The Restoration of Christ's Church

Hey guys, so in the past, we’ve talked a lot about the priesthood. If that term is unfamiliar to you, go watch these episodes. Latter-day Saints believe that the lower, or Aaronic, priesthood was restored to Joseph Smith and Oliver Cowdery by the resurrected John the Baptist on May 15, 1829. The higher, or Melchizedek, priesthood was restored to Joseph Smith and Oliver Cowdery soon after that by the ancient apostles Peter, James, and John. Many critics, on the other hand, believe Joseph made these angelic experiences up in order to lend credibility to his claims of authority, largely because descriptions of these experiences don’t show up until a few years after they were supposed to have happened. Let’s talk about it!

The bottom line is that I can’t prove to anyone watching that Joseph and Oliver were visited by angels. That seems to be pretty par for the course when it comes to angelic visitations. Where you land on this issue will depend on how you choose to interpret the history and who you choose to believe. Personally, I consider this controversy a non-issue because if Joseph did just make these experiences up, then Oliver Cowdery, who witnessed these events, had to have been a no-good dirty-rotten liar-liar pants on fire. And that just flies in the face of everything Oliver stood for.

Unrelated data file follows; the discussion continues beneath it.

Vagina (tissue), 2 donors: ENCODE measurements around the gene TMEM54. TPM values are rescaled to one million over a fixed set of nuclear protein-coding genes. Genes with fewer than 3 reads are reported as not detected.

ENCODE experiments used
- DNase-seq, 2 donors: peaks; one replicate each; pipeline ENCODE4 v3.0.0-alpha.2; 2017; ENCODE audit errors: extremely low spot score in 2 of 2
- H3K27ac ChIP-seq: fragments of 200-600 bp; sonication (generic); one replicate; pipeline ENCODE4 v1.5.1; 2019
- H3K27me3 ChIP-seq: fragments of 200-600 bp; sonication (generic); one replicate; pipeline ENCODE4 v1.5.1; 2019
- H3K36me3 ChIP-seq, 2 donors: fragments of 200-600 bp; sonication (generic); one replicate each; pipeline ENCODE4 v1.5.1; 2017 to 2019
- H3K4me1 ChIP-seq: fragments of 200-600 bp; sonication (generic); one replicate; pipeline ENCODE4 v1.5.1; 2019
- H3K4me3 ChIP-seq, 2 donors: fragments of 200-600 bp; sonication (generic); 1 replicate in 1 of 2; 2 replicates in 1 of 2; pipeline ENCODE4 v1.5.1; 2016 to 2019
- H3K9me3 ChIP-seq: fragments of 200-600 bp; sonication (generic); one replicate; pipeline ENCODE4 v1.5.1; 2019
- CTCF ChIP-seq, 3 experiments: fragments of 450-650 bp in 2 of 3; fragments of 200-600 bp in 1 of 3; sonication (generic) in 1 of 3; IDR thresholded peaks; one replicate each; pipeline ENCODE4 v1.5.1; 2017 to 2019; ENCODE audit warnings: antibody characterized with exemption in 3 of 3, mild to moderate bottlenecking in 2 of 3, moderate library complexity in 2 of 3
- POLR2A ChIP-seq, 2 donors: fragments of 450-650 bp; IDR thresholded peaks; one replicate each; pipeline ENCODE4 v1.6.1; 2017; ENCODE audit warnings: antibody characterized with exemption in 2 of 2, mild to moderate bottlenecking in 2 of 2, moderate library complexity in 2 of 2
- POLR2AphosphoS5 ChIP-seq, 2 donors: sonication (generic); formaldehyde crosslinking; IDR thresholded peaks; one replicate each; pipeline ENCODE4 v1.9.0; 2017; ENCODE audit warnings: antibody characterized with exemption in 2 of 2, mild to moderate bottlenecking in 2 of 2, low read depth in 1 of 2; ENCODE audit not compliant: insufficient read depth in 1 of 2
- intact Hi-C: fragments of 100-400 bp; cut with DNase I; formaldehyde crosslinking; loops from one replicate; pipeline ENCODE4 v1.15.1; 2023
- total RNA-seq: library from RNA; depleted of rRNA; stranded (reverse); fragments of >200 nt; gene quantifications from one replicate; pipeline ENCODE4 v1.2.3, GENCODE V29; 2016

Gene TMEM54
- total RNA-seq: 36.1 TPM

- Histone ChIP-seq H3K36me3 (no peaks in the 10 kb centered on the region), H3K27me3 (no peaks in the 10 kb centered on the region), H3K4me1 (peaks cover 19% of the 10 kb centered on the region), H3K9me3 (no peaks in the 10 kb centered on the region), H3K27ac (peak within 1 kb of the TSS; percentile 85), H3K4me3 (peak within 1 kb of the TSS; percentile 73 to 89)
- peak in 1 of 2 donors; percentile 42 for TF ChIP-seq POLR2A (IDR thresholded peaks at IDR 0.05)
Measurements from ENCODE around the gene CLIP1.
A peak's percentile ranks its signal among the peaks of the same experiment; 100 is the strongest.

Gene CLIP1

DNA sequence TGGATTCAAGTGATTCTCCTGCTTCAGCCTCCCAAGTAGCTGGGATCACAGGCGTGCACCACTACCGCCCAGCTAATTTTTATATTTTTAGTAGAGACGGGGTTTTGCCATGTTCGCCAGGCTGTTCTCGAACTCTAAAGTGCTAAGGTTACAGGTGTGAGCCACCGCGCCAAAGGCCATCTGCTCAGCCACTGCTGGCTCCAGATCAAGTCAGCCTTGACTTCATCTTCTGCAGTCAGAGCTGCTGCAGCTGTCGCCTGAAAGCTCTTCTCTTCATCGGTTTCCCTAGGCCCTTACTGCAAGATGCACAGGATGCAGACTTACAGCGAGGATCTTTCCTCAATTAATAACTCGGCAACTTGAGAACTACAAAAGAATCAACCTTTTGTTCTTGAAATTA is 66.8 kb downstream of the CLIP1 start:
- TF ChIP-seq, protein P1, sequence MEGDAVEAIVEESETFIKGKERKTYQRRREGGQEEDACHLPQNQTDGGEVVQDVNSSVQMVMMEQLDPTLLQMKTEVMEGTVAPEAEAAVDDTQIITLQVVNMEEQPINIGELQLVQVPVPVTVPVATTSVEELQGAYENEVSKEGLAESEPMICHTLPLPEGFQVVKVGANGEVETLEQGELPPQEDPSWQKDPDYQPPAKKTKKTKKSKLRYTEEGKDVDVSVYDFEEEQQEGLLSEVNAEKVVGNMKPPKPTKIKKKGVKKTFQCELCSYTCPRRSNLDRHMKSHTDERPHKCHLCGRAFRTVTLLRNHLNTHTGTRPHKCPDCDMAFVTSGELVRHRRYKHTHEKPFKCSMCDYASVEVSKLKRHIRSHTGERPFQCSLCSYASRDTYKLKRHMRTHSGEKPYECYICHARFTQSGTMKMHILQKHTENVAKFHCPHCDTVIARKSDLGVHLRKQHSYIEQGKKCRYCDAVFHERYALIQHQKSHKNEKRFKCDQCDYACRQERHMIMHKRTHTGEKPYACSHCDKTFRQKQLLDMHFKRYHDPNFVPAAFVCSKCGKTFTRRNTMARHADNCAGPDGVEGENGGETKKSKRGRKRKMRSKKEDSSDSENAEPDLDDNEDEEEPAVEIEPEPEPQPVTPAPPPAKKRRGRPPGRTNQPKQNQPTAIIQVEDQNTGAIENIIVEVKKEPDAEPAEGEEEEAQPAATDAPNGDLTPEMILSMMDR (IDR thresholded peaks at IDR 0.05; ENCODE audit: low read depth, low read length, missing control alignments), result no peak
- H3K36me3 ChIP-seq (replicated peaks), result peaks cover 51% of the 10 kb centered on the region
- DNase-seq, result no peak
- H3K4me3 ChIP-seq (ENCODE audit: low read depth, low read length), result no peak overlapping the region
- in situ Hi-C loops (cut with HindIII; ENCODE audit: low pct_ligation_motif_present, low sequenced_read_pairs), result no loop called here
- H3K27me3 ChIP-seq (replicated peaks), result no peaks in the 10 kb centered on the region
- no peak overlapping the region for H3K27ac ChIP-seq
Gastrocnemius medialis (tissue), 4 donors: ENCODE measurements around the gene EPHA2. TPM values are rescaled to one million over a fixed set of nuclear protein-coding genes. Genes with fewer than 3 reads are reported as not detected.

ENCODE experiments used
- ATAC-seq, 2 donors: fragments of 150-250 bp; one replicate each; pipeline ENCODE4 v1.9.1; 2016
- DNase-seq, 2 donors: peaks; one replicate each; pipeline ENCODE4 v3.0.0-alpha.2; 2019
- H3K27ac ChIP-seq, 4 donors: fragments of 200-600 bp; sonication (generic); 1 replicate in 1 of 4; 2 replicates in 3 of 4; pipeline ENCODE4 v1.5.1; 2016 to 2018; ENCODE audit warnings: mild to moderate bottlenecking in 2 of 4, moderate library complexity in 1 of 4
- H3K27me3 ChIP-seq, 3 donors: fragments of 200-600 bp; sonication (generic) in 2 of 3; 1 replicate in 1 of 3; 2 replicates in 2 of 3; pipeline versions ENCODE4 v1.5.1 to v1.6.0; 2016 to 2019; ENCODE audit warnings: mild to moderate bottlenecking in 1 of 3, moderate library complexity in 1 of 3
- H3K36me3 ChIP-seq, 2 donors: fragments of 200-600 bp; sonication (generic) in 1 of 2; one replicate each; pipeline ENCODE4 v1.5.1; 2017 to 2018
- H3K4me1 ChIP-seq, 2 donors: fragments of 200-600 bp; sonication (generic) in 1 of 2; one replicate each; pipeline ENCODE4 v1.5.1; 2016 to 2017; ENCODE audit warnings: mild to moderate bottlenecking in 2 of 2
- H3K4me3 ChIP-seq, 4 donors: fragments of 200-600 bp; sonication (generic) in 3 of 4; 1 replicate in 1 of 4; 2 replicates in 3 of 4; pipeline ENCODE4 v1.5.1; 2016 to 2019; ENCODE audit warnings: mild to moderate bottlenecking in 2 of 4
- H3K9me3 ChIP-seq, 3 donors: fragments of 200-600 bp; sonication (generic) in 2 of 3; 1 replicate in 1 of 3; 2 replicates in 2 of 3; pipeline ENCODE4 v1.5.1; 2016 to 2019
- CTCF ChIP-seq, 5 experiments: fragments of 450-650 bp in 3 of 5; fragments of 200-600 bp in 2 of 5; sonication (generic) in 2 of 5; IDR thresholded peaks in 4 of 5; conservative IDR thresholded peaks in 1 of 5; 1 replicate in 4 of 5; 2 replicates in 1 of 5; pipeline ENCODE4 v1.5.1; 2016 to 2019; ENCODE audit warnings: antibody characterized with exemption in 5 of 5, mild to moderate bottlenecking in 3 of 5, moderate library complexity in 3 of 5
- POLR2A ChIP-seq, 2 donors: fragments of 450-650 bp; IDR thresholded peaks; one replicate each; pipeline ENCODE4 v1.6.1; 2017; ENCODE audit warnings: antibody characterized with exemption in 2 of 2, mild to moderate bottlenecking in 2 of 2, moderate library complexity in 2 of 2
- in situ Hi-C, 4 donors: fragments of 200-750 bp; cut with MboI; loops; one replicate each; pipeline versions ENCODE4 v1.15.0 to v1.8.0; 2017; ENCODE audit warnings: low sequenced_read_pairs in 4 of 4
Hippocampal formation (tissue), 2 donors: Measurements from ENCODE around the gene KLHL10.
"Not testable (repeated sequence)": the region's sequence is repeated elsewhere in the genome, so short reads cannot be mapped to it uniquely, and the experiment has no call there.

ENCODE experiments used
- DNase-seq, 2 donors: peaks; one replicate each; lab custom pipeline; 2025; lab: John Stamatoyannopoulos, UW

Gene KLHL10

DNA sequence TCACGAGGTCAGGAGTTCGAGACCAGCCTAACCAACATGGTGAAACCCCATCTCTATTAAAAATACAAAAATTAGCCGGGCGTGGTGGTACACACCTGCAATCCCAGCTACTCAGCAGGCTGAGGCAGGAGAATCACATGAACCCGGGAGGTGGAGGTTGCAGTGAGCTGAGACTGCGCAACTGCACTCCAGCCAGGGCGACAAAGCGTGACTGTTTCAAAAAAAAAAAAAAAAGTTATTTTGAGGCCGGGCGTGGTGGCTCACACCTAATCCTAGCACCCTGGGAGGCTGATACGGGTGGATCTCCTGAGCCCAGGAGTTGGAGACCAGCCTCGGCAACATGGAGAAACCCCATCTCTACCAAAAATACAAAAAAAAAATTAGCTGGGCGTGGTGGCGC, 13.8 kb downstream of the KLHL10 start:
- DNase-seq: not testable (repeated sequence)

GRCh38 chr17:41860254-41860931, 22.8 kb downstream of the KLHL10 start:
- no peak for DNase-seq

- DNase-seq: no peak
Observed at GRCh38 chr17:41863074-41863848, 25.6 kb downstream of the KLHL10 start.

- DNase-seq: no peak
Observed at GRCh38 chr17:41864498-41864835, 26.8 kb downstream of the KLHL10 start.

Oliver Cowdery was a stand-up guy. And he wasn’t afraid to stand up even to Joseph Smith. He called Joseph out when he saw things he didn’t like. That’s partially why Oliver ends up excommunicated in 1838. If Oliver had been a co-conspirator, excommunicating would have been an extremely risky move, as it would put Oliver in a prime position to spill the beans and throw Joseph under the bus. But he doesn’t.

In 1846, while still estranged from the Church, Oliver wrote in a personal letter, “I have cherished a hope, and that one of my fondest, that I might leave such a character as those who might believe in my testimony, after I shall be called hence, might do so, not only for the sake of the truth, but might not blush for the private character of the man who bore that testimony. I have been sensitive on this subject, I admit; but I ought to be so—you would be, under the circumstances, had you stood in the presence of John, with our departed Joseph, to receive the Lesser Priesthood—and in the presence of Peter, to receive the Greater….”

So, I trust Oliver. And even the renowned critic, Fawn Brodie, could not justify labeling Oliver as a co-conspirator. Her conclusion, as a non-believer, was instead that Joseph had the ability to unconsciously hypnotize Oliver and the other witnesses, which we’ve talked about before. But still, if the priesthood was restored in 1829, why don’t we hear about the angelic visitations until 1832 and beyond? Well, it could be that some people did talk about it and just didn’t leave behind any records. Indeed, Joseph’s 1832 account does not seem to be a grand announcement. He says it as if it’s old news by that point. And perhaps it was.